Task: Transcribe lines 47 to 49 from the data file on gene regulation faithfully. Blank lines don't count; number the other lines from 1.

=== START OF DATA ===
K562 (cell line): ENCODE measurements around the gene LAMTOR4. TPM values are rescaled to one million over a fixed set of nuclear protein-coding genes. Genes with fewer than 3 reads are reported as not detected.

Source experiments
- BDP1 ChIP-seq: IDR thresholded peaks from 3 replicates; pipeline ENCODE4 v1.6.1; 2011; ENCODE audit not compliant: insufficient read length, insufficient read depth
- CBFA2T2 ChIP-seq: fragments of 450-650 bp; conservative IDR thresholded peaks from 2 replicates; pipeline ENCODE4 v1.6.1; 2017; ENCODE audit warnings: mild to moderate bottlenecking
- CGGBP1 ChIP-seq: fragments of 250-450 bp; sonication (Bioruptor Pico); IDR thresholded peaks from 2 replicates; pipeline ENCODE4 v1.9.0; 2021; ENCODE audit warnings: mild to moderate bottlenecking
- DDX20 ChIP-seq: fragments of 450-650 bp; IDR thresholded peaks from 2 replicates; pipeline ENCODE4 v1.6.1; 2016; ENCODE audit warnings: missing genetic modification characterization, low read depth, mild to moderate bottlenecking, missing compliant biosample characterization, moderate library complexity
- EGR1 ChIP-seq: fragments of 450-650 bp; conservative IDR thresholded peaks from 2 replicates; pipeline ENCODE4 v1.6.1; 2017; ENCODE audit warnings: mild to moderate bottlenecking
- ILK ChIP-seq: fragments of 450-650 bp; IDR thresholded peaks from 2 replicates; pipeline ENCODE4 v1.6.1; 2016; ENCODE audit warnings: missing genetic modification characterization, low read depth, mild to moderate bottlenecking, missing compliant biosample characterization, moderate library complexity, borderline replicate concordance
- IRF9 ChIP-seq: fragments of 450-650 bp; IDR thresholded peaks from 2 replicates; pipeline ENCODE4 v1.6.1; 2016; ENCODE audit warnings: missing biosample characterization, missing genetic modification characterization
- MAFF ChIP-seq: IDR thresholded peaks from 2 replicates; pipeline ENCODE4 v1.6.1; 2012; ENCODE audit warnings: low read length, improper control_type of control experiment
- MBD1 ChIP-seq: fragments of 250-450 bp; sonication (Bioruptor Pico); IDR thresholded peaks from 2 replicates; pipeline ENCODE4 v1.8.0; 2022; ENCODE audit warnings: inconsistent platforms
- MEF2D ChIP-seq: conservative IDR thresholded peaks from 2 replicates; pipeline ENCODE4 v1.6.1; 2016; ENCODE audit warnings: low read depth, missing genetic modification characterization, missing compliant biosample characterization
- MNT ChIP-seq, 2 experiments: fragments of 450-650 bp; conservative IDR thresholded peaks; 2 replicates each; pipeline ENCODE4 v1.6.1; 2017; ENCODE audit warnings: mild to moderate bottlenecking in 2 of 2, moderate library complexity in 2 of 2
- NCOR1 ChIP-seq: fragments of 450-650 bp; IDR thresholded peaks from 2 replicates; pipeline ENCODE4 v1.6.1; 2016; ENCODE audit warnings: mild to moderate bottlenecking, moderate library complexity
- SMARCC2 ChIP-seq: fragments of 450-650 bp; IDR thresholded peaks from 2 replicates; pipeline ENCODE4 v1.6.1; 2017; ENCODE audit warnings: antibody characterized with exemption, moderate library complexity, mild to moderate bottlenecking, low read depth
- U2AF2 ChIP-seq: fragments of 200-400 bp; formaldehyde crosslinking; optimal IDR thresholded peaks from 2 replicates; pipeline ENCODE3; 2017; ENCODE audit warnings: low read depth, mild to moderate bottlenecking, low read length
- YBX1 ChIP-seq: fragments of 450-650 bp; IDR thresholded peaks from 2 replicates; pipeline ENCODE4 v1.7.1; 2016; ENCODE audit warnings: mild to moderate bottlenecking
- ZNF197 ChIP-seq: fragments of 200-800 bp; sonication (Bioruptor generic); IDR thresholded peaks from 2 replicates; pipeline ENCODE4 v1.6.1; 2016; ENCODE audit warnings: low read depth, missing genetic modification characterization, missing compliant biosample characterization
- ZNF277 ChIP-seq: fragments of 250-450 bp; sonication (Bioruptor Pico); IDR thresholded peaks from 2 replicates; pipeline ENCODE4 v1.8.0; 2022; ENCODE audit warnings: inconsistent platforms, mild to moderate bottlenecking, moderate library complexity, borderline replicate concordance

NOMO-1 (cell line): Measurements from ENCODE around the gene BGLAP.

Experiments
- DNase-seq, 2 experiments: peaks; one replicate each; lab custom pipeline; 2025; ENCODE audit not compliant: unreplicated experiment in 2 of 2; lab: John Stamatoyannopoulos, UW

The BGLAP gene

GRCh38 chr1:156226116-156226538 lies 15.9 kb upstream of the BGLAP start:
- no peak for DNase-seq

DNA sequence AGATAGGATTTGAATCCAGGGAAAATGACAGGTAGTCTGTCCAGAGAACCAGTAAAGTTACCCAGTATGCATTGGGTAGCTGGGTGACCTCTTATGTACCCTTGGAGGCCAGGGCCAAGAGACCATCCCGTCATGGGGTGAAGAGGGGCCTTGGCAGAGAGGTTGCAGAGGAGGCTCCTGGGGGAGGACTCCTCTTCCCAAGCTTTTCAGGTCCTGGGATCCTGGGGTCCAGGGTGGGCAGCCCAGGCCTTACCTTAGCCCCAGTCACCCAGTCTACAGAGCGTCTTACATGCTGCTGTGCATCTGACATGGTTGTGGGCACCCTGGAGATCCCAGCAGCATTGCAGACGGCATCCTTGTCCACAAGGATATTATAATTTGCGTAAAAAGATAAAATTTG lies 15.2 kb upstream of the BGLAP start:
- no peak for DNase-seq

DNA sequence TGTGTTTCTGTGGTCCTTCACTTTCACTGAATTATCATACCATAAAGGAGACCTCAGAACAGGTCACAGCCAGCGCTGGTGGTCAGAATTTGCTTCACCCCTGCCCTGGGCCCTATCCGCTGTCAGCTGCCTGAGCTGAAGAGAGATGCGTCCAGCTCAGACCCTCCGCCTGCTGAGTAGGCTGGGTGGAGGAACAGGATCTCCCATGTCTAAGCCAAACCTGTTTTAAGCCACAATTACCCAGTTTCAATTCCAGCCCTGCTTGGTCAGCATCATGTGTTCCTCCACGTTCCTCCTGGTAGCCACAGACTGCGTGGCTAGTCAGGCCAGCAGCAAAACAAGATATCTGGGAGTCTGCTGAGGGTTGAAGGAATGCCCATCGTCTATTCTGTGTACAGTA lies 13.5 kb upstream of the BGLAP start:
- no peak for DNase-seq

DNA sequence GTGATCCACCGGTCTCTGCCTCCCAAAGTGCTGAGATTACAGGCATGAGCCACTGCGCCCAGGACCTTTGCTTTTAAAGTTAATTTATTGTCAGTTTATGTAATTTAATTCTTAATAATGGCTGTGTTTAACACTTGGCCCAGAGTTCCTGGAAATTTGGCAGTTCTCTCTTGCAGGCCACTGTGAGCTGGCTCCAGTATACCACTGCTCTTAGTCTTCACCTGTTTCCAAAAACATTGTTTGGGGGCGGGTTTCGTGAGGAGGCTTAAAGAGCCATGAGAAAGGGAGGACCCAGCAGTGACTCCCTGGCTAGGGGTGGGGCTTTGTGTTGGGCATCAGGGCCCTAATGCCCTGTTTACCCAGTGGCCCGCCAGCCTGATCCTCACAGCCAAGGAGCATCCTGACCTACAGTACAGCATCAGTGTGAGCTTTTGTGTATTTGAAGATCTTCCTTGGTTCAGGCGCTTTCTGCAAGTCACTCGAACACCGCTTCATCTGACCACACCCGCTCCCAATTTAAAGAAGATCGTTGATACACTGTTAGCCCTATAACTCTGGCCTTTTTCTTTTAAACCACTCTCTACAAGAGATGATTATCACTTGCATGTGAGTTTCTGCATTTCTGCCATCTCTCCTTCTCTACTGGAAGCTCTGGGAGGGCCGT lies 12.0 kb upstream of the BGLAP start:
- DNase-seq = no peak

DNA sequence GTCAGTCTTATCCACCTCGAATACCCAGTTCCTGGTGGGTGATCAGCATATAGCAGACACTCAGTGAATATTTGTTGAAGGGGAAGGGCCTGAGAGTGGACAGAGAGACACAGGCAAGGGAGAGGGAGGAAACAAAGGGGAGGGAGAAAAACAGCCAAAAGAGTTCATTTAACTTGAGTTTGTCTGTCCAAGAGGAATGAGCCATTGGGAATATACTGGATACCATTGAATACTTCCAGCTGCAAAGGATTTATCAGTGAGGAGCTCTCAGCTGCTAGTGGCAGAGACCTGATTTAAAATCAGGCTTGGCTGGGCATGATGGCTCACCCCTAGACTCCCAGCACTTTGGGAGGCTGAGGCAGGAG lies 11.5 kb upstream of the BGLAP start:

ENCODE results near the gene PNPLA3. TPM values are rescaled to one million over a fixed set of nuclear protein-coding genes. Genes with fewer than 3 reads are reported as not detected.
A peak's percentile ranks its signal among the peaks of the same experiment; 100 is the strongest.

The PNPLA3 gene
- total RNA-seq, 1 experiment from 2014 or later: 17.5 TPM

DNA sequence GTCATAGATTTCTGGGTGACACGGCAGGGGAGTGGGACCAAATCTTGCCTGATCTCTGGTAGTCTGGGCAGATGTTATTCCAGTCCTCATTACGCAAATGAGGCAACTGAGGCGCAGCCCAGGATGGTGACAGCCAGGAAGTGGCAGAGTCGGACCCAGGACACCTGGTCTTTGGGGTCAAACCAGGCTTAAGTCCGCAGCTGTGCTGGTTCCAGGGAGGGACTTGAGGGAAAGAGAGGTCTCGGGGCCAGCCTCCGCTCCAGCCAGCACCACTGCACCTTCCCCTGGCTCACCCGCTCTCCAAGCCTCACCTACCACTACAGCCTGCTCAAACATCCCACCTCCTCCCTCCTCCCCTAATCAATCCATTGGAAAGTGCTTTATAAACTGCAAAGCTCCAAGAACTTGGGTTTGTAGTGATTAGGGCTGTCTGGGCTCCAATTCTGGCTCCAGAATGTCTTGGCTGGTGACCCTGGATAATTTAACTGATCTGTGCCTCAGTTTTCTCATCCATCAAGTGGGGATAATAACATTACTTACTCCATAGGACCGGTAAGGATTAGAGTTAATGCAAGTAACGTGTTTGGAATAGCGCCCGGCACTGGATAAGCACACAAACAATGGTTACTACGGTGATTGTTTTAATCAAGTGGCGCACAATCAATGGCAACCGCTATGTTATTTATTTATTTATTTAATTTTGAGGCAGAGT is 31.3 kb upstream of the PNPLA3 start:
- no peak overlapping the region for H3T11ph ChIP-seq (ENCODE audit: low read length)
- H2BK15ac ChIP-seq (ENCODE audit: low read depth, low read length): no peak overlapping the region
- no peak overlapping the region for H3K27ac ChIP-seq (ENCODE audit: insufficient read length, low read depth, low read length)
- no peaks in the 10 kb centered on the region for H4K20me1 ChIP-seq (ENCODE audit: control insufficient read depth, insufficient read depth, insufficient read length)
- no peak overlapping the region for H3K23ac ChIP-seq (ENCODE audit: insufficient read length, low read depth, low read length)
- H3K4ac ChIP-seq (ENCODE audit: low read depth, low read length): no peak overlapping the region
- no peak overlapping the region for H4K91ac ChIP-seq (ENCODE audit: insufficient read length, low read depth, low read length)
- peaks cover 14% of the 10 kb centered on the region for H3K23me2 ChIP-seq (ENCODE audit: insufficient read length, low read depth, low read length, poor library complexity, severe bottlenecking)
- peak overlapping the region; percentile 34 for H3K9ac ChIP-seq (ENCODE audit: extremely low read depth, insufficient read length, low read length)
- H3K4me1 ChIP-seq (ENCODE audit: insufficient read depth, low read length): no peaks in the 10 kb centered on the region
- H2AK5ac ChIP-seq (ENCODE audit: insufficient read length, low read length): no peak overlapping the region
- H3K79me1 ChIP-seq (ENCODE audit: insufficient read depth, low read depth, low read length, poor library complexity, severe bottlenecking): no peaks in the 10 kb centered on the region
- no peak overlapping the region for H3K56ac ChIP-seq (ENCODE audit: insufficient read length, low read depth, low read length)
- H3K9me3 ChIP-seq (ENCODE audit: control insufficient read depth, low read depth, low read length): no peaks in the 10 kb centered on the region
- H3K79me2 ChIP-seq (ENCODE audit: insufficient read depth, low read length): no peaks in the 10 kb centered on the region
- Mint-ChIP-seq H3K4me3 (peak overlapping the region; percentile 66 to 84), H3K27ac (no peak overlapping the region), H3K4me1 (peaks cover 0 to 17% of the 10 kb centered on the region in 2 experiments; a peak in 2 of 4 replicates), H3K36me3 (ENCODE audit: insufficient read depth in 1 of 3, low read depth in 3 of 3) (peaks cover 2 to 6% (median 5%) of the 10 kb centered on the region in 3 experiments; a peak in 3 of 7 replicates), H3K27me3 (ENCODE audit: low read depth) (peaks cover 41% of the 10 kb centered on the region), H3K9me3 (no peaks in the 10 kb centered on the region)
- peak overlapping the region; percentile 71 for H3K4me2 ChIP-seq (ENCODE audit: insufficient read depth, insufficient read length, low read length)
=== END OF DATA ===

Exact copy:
- H3K4me1 ChIP-seq (ENCODE audit: insufficient read depth, low read length): no peaks in the 10 kb centered on the region
- H2AK5ac ChIP-seq (ENCODE audit: insufficient read length, low read length): no peak overlapping the region
- H3K79me1 ChIP-seq (ENCODE audit: insufficient read depth, low read depth, low read length, poor library complexity, severe bottlenecking): no peaks in the 10 kb centered on the region